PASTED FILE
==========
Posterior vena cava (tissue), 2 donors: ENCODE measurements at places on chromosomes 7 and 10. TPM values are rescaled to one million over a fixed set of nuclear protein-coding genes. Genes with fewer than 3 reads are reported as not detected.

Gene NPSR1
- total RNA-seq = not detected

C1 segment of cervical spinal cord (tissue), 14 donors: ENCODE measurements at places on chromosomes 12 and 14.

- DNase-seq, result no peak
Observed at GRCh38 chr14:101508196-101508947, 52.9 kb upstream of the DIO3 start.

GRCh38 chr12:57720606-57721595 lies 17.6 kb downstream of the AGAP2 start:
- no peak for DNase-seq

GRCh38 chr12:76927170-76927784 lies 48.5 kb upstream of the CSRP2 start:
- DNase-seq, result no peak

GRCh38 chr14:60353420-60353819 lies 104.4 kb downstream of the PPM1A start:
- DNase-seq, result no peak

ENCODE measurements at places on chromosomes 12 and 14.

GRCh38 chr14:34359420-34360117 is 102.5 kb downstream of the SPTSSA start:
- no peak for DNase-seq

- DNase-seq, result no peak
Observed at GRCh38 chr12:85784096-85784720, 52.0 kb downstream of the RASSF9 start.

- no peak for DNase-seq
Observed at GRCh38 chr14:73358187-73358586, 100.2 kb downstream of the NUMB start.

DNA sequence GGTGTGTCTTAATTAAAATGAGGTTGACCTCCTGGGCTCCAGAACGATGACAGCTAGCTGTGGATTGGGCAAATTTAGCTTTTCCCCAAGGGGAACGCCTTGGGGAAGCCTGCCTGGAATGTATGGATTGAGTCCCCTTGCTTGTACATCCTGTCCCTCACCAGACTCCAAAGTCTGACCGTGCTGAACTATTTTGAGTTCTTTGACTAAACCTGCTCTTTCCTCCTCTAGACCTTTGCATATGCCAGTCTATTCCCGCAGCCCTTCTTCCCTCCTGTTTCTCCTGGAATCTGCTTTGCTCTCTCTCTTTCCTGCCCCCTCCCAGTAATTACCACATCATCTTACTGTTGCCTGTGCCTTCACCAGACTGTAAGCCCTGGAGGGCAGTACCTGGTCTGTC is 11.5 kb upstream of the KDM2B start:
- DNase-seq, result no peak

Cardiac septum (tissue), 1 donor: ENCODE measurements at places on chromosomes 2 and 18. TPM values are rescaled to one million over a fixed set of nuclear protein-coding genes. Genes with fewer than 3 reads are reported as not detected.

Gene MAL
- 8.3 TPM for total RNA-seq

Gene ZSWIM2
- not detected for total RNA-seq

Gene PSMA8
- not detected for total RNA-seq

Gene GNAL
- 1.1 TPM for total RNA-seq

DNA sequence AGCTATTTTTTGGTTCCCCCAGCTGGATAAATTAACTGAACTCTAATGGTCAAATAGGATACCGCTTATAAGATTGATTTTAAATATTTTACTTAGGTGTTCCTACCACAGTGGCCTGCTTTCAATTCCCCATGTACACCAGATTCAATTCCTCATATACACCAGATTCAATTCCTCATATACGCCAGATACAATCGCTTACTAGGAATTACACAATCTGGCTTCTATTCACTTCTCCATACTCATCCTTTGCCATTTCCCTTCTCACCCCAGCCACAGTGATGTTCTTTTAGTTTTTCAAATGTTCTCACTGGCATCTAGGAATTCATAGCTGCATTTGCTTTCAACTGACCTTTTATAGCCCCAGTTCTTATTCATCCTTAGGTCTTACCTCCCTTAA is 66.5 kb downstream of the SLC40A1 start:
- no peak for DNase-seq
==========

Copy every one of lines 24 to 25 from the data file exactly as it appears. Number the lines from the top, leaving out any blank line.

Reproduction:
- 8.3 TPM for total RNA-seq

Gene ZSWIM2